The coal ash spill more than six months ago left this area of Eastern Tennessee devastated.
Being asked to help the people of Tennessee who have been so devastated by the coal ash disaster has been bittersweet.
It is bitter because it is so shameful that a community should have their homes and lives torn apart by a corporation that could have taken steps to avoid this impending disaster, which they knew was imminent. The Tennessee Valley Authority (TVA) knew of breeches and leaks but did nothing to stop them.
It is bitter because people are experiencing sickness since the disaster and are fearful for their children and families; who wouldn’t be?
One billion gallons of ash, debris and other muck laden with arsenic and radionuclide came roaring down upon them in the night, and they are now having difficulty breathing and have developed skin rashes, debilitating headaches and respiratory problems. What's worse is that they are being told that these materials can’t harm them, yet their bodies tell them otherwise.
There are millions of gallons of uncontained coal ash still in this area. It is bitter because it is summer, a time when in years past, the lakes and rivers were filled with boaters and families fishing. The valley echoed with the laughter of children. Yet now, those sounds of laughter and joy have been silenced. The community and its people are fearful and have become prisoners of their own homes.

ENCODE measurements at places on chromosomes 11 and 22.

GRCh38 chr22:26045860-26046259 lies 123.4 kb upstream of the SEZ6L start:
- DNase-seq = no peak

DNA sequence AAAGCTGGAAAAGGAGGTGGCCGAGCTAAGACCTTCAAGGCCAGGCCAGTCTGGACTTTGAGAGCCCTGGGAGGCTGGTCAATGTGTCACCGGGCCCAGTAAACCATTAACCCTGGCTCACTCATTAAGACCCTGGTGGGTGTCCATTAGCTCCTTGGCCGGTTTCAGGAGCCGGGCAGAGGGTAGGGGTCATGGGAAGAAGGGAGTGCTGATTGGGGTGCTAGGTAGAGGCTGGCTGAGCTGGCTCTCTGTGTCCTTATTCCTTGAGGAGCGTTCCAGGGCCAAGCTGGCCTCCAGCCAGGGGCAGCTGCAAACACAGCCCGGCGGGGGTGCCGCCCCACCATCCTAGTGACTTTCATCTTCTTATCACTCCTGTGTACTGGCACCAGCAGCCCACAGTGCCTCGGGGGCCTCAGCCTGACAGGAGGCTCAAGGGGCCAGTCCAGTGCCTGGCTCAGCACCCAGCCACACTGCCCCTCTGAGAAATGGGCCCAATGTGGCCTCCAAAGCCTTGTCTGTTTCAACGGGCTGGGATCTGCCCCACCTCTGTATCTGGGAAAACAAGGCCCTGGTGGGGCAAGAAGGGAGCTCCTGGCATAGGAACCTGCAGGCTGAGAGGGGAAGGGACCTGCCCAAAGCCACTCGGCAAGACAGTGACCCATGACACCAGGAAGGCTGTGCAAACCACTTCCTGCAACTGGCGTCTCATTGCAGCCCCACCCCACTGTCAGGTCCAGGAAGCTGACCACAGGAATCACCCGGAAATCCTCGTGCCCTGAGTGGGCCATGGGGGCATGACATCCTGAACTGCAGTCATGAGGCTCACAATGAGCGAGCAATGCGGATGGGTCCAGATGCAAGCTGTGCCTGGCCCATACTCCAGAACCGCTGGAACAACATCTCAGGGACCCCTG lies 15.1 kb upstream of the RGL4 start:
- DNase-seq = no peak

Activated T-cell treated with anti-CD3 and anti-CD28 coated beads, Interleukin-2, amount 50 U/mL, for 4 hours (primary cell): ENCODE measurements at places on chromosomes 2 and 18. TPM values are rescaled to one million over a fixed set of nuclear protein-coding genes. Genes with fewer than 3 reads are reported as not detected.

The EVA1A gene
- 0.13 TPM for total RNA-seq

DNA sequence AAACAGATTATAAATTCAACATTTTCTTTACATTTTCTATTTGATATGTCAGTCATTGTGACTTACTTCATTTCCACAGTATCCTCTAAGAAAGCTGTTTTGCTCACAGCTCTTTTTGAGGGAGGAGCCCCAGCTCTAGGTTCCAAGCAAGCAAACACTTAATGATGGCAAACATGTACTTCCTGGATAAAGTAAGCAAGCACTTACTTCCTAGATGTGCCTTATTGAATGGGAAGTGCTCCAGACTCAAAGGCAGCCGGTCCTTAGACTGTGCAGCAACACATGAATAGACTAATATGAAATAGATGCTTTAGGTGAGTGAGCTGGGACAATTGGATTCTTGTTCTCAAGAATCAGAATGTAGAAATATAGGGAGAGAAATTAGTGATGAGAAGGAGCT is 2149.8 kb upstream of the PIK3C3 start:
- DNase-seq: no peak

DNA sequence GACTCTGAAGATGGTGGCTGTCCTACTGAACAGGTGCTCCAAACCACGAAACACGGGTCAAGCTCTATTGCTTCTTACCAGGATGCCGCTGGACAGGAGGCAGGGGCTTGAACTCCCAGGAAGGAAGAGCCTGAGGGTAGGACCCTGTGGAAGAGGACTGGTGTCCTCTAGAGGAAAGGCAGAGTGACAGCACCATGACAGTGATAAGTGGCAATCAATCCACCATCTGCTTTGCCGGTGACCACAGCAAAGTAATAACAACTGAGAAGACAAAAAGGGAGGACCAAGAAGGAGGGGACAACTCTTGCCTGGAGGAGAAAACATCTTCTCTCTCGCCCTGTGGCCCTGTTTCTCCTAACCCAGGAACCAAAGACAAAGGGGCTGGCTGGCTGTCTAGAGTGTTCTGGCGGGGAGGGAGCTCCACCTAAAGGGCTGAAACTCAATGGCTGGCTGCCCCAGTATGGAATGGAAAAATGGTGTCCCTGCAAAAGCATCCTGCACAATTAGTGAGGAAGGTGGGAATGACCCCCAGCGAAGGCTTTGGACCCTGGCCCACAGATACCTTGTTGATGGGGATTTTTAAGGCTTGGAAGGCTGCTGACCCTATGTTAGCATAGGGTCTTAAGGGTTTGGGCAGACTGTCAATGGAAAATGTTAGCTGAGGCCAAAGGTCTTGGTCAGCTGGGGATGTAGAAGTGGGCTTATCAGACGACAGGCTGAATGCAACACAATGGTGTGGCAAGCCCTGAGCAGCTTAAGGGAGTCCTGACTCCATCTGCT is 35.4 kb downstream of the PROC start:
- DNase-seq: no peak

Working with this community is sweet for only one reason; I have had the honor to get to know these people. Members of this community either grew up in or moved to this area because they love nature and the great outdoors and believed that they had found a little piece of heaven on earth.
They could enjoy some unspoiled place where nature thrived in their own backyards, where they could enjoy the laughter of their children as they played and where they could appreciate the soothing sounds of nature. But then, on December 22, the roars of disaster rolled over and through their neighborhood leaving their hopes and dreams of the future extinguished nearly as fast as one could blow out a match.
So why did I go to Tennessee when members of the community asked me to go? Because together with the law firm of Weitz and Luxenberg I knew that we could help them to organize, to remember that they have rights and to keep their hopes alive that one day soon their community could be returned to them. The people of Harriman, Kingston and surrounding areas are strong, proud people and it is critical that their voices not be silenced.
This community needs to be protected as the pieces of their lives are slowly put back together, and I hope that we can learn from this disaster about how to STOP future communities from being devastated before the unthinkable happens. It is a disaster waiting to happen all over again.
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